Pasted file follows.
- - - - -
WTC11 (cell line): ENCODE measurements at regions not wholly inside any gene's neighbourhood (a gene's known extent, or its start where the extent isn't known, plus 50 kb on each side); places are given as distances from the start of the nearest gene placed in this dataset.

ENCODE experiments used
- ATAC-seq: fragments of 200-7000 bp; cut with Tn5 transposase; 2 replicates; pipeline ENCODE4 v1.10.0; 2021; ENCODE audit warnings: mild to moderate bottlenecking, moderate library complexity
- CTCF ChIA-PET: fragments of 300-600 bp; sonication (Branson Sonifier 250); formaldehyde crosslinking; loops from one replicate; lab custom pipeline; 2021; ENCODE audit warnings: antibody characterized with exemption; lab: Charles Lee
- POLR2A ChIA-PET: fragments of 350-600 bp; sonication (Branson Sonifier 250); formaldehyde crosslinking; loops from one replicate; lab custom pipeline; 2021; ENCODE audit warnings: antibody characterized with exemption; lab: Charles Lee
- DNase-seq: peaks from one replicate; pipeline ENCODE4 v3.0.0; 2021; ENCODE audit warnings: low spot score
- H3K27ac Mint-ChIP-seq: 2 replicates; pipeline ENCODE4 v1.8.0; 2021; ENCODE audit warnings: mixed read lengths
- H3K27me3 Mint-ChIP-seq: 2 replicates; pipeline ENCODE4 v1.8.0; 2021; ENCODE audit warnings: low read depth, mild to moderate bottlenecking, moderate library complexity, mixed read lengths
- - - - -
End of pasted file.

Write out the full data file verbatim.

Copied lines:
WTC11 (cell line): ENCODE measurements at regions not wholly inside any gene's neighbourhood (a gene's known extent, or its start where the extent isn't known, plus 50 kb on each side); places are given as distances from the start of the nearest gene placed in this dataset.

ENCODE experiments used
- ATAC-seq: fragments of 200-7000 bp; cut with Tn5 transposase; 2 replicates; pipeline ENCODE4 v1.10.0; 2021; ENCODE audit warnings: mild to moderate bottlenecking, moderate library complexity
- CTCF ChIA-PET: fragments of 300-600 bp; sonication (Branson Sonifier 250); formaldehyde crosslinking; loops from one replicate; lab custom pipeline; 2021; ENCODE audit warnings: antibody characterized with exemption; lab: Charles Lee
- POLR2A ChIA-PET: fragments of 350-600 bp; sonication (Branson Sonifier 250); formaldehyde crosslinking; loops from one replicate; lab custom pipeline; 2021; ENCODE audit warnings: antibody characterized with exemption; lab: Charles Lee
- DNase-seq: peaks from one replicate; pipeline ENCODE4 v3.0.0; 2021; ENCODE audit warnings: low spot score
- H3K27ac Mint-ChIP-seq: 2 replicates; pipeline ENCODE4 v1.8.0; 2021; ENCODE audit warnings: mixed read lengths
- H3K27me3 Mint-ChIP-seq: 2 replicates; pipeline ENCODE4 v1.8.0; 2021; ENCODE audit warnings: low read depth, mild to moderate bottlenecking, moderate library complexity, mixed read lengths